JOHANNESBURG, June – The South African National Civic Organisation (Sanco) on Saturday appealed for the “partnership between police and communities” to be strengthened to wrest youth away from the destructive culture of gangsterism and drugs.
“The senseless violence as well as the reign of terror by gangsters has destroyed the moral fibre of some of the communities that need to be freed from the cycle of violence and hopelessness,” Sanco national spokesman Jabu Mahlangu said.
He welcomed the 22-year sentence handed down earlier this week to a notorious Manenberg, Cape Town, gangster for a host of charges, including murder.
Mahlangu said he hoped justice had been served for the families who lost their loved ones because of the “ghastly and heinous acts that were committed by Alfonso Seconds”.
Seconds was sentenced on Thursday for the murder of two young men in 2015 and 2016. According to Western Cape police spokeswoman Noloyiso Rwexana he was also convicted on charges of attempted murder and illegal possession of a firearm and ammunition, as well as a charge under the Prevention of Organised Crime Act which related to his gang activities.
“Efforts to rid communities of gangsters need to be intensified and adequate resources deployed for this purpose,” Mahlangu said.
No effort should be spared in giving children growing up in gang infested communities a chance to live in a drug-free and safe environment, he said.
The South African National Civic Organisation (Sanco) on Friday called on young people to draw inspiration from the 1976 generation and to “step up to contribute solutions to the current challenges facing South Africa”.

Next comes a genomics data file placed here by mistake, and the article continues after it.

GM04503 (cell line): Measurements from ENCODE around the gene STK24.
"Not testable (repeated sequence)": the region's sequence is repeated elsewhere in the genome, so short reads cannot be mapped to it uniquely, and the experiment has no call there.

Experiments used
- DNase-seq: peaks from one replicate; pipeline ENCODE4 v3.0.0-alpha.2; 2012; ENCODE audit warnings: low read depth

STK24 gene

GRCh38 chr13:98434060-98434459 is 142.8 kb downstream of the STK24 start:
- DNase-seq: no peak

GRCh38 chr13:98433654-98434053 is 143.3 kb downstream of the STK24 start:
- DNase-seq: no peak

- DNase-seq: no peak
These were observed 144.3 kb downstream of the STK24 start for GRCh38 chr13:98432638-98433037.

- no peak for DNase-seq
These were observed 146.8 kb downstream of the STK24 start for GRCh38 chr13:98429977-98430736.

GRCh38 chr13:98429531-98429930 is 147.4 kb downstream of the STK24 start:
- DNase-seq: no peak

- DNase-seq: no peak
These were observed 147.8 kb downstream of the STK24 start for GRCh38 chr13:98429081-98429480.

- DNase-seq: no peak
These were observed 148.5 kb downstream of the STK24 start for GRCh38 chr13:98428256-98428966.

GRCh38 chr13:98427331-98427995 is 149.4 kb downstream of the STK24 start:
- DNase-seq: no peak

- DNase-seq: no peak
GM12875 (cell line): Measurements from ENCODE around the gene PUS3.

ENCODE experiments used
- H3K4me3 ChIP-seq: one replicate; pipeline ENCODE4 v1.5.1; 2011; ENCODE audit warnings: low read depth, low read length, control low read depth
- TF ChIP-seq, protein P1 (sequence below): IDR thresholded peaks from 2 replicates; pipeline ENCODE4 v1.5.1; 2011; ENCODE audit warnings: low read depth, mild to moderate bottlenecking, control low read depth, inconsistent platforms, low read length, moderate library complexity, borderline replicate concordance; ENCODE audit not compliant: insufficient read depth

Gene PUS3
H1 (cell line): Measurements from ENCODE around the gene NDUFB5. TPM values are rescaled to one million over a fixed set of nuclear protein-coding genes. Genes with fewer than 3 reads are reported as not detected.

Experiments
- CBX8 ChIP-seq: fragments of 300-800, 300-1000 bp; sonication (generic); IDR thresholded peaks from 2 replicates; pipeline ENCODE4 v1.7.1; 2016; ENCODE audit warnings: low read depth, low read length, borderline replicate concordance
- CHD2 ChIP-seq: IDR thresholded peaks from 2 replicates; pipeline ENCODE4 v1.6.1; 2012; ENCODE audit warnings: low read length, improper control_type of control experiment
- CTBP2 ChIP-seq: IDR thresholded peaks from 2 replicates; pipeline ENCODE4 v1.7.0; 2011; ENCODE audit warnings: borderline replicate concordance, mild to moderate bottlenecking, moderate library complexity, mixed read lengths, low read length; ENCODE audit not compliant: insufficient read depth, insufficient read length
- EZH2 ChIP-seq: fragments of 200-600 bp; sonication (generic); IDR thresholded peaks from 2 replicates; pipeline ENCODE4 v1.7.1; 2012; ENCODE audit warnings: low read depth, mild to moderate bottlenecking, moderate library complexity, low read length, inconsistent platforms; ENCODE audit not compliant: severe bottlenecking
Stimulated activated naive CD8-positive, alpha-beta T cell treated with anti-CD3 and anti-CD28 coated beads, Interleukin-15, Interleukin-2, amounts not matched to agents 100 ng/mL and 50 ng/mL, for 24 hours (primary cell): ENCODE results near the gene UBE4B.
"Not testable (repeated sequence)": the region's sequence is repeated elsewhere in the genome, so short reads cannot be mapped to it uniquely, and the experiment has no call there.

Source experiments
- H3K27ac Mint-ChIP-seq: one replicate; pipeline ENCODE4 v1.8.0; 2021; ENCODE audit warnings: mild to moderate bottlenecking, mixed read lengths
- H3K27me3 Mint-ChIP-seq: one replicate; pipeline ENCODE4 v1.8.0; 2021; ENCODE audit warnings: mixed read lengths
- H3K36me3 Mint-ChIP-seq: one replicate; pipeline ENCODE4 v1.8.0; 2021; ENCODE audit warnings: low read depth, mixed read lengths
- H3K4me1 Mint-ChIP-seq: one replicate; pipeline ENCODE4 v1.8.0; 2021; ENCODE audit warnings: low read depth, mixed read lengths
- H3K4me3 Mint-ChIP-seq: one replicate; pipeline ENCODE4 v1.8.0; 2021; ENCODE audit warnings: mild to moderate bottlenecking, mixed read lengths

Sanco spokesperson, Jabu Mahlangu, said: “Our youth must resist the temptation to be captured and swayed by crass materialism that will compromise the historic role they have to play to sustain our freedom, democracy and advance development. They have to choose their role models carefully.”
Mahlangu said that youth unemployment was a ticking time bomb that had to be defused through vocational training and skills development programmes.
“We cannot afford to lose this generation to hopelessness, drugs and gangsterism when opportunities that the class of 1976 did not imagine possible are available,” he emphasised.
He stressed that SMME development supported by mentoring programmes would boost job creation, support infrastructure development and economic growth, as well as give hope to young people that were disillusioned.
Mahlangu urged the private sector to play its part in youth development.
“Social grants are not a sustainable solution. The economic participation of our youth is critical to address the triple challenges of poverty, unemployment and inequality,” he said.